City, CTA plan for Red Line development

Chronicle Media

Chicago and CTA leaders hope investing in the 95th/Dan Ryan Red Line station and bus terminal will generate job creation and a revitalized commercial corridor.

Chicago Mayor Lori E. Lightfoot’s administration and the Chicago Transit Authority have announced the 95th Street Transit-Oriented Development Planning Initiative, a step toward encouraging development near the recently reconstructed 95th/Dan Ryan Red Line station and bus terminal.

“(This) represents an important step toward working directly with Chicago’s communities to spark development that will provide more places to live, work and shop — all within walking distance of a world-class transportation hub,” said Samir Mayekar, deputy mayor for neighborhood & economic development. “By driving development that is truly inclusive and making the needed investments in our communities, we can build a Chicago that is stronger, fairer and more prosperous than we found it.”

As part of the initiative, the CTA has engaged the Metropolitan Planning Commission to begin exploring concepts for Transit-Oriented Development on eight vacant parcels along State Street north of 95th Street that were acquired as part of the $280 million reconstruction of the 95th Street terminal.

“The new 95th Street station was conceived not only as an important transit hub, but also as a new landmark and anchor for the community,” said CTA President Dorval R. Carter, Jr. “This station can be a catalyst for neighborhood improvements, and this TOD process will ensure that the community has an important say in the outcome.”

In partnership with MPC, a community-driven process, called a Corridor Development Initiative, will seek community input on possible development. Following the CDI process, CTA will develop a request for proposals from potential developers, reflecting the outcomes of the planning process, including community desires and feasible concepts.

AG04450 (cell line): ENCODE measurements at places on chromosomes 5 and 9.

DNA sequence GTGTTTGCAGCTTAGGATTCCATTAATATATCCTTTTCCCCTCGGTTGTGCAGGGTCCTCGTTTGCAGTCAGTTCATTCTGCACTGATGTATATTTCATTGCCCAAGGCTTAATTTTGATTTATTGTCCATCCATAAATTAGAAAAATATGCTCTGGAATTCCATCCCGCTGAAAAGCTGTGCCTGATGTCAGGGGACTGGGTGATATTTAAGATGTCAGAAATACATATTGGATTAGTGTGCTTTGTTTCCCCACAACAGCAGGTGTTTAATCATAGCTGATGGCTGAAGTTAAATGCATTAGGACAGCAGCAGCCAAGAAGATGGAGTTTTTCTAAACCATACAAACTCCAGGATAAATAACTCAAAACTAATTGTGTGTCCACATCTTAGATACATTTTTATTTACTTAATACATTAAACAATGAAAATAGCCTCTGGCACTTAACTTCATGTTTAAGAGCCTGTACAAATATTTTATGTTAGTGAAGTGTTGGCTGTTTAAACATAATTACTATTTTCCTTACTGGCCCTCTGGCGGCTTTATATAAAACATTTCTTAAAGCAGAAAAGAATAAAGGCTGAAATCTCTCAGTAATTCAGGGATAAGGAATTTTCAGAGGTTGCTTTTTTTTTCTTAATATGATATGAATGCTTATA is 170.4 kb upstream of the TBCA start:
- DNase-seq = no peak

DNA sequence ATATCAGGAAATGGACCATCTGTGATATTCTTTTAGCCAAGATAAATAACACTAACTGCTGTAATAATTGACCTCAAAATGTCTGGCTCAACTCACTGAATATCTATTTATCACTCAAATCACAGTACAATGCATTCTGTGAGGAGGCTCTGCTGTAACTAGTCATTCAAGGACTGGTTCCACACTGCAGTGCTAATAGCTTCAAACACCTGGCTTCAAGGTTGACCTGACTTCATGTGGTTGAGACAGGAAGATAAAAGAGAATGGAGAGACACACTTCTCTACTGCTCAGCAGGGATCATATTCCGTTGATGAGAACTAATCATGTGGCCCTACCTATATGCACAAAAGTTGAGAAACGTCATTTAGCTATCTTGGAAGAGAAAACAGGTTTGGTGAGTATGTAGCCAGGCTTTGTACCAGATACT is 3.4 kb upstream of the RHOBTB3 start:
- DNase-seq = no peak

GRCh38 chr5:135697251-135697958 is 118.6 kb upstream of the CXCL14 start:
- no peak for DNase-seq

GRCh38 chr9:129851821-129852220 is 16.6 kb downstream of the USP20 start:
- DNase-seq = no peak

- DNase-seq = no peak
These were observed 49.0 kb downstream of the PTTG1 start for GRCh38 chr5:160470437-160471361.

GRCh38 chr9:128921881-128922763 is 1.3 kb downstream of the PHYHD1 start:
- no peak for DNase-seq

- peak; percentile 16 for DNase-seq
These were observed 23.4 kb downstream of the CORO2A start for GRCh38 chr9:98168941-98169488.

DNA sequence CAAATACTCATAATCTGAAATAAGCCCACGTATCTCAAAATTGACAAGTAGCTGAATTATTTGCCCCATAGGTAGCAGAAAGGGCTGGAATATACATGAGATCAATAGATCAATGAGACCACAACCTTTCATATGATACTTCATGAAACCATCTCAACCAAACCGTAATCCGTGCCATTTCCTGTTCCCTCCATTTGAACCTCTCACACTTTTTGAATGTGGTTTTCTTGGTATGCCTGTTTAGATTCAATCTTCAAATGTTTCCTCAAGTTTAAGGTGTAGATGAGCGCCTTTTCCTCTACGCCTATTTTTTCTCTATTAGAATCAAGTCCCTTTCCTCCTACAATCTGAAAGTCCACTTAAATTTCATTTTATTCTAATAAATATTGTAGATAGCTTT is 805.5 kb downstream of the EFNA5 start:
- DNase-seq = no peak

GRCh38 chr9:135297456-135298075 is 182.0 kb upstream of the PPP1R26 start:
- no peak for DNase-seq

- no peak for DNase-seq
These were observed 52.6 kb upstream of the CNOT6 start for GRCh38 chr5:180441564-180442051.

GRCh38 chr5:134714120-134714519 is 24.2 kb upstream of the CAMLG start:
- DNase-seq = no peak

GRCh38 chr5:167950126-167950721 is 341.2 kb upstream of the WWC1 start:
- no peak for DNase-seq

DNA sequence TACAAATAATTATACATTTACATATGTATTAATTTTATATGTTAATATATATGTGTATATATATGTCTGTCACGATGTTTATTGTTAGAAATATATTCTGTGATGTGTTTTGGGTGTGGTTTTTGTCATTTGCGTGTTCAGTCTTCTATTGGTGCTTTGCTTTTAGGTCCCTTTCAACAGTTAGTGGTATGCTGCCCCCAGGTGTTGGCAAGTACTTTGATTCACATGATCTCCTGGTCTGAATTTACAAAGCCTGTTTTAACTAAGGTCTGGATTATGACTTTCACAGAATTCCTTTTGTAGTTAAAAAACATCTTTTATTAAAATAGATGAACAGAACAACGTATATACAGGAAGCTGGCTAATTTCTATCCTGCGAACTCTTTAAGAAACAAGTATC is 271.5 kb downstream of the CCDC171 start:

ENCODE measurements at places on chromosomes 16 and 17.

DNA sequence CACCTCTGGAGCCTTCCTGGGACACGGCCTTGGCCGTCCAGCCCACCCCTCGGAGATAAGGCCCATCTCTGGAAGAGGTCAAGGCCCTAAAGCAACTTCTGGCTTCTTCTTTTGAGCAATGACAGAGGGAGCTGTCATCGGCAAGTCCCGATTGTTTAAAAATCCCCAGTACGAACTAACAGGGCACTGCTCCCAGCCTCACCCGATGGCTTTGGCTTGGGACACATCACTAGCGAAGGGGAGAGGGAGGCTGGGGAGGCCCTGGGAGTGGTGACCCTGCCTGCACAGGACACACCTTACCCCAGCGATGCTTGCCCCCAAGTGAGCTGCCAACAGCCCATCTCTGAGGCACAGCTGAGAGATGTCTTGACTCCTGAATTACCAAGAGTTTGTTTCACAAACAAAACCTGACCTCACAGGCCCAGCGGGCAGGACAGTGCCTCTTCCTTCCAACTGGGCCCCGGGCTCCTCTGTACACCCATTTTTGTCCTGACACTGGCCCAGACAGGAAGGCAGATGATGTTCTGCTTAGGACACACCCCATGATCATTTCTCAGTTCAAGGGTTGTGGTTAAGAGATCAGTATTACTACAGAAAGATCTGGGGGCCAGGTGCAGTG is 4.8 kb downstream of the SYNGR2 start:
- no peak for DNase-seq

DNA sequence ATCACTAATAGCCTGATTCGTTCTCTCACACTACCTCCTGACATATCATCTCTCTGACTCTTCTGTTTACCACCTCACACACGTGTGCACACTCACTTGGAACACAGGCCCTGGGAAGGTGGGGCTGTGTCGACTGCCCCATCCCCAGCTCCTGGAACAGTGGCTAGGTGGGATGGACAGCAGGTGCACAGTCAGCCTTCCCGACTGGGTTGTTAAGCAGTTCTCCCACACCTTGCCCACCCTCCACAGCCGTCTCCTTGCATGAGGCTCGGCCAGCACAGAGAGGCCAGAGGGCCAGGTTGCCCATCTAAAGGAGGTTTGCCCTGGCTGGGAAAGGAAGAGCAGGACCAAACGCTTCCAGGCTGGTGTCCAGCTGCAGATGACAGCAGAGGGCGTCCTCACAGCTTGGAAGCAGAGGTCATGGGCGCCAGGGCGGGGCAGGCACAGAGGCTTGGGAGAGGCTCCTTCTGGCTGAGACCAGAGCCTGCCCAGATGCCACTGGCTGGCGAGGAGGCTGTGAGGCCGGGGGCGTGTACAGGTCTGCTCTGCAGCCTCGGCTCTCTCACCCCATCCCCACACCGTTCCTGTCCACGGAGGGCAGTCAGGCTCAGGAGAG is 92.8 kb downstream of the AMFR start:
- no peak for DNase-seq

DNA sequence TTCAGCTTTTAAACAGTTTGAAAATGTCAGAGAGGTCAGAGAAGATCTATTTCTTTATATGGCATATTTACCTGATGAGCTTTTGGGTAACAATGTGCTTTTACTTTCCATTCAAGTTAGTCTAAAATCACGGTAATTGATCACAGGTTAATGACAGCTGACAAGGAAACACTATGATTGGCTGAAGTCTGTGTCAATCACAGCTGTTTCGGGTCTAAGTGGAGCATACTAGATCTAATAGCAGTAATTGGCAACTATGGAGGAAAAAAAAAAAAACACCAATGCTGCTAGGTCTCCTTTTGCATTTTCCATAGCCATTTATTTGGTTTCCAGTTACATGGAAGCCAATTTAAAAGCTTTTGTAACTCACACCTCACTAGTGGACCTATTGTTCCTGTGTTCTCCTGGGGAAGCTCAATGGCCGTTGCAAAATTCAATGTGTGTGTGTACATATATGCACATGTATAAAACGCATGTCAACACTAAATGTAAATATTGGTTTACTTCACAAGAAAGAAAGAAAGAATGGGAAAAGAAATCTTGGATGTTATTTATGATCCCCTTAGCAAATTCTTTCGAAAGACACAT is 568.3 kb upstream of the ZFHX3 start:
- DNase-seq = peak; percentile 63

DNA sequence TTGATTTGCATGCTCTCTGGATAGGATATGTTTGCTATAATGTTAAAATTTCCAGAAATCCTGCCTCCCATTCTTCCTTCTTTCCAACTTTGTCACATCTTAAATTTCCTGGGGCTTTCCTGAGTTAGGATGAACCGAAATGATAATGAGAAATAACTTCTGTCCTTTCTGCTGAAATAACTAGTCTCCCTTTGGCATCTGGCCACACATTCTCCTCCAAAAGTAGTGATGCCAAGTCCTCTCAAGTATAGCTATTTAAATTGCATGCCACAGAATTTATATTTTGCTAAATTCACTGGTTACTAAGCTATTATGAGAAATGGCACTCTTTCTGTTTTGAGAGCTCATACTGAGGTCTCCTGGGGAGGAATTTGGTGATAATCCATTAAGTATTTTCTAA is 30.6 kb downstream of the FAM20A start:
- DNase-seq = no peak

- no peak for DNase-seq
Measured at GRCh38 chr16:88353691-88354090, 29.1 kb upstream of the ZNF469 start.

”The Metropolitan Planning Council is thrilled to partner with CTA on a community-centered planning process at 95th and State streets,” said Kendra Freeman, director of community development and engagement at MPC. “Large-scale transit improvements can anchor future investments and invite new development. The 95th Street Red Line station has long been a gateway to the Far South Side, and the surrounding 95th Street corridor boasts incredible assets including Chicago State University, the Woodsen Regional Library, faith-based partners and engaged constituents. Better understanding community members’ priorities ensures that the future of this block-long parcel truly serves people’s needs and desires, enriching this long-neglected thoroughfare.”

“Investing in our public transportation system goes hand in hand with creating jobs and revitalizing commercial corridors — you can’t talk about one without the other,” said Alderman Howard Brookins Jr., chairman of the Chicago City Council’s Transportation and Public Way Committee. “I look forward to working with Mayor Lightfoot, the Metropolitan Planning Commission and the entire community on finding the best way to develop this area for our families and create opportunities for our residents.”

The Metropolitan Planning Commission is a planning and policy organization founded in 1934. MPC’s CDI is a three-part planning process aimed at helping residents understand issues—such as the true cost of development—while creating a set of priorities to guide community leaders as they plan for development in their neighborhoods. Integral to the CDI is the hands-on opportunity for residents to “build” what they would like to see and test whether their projects are financially feasible.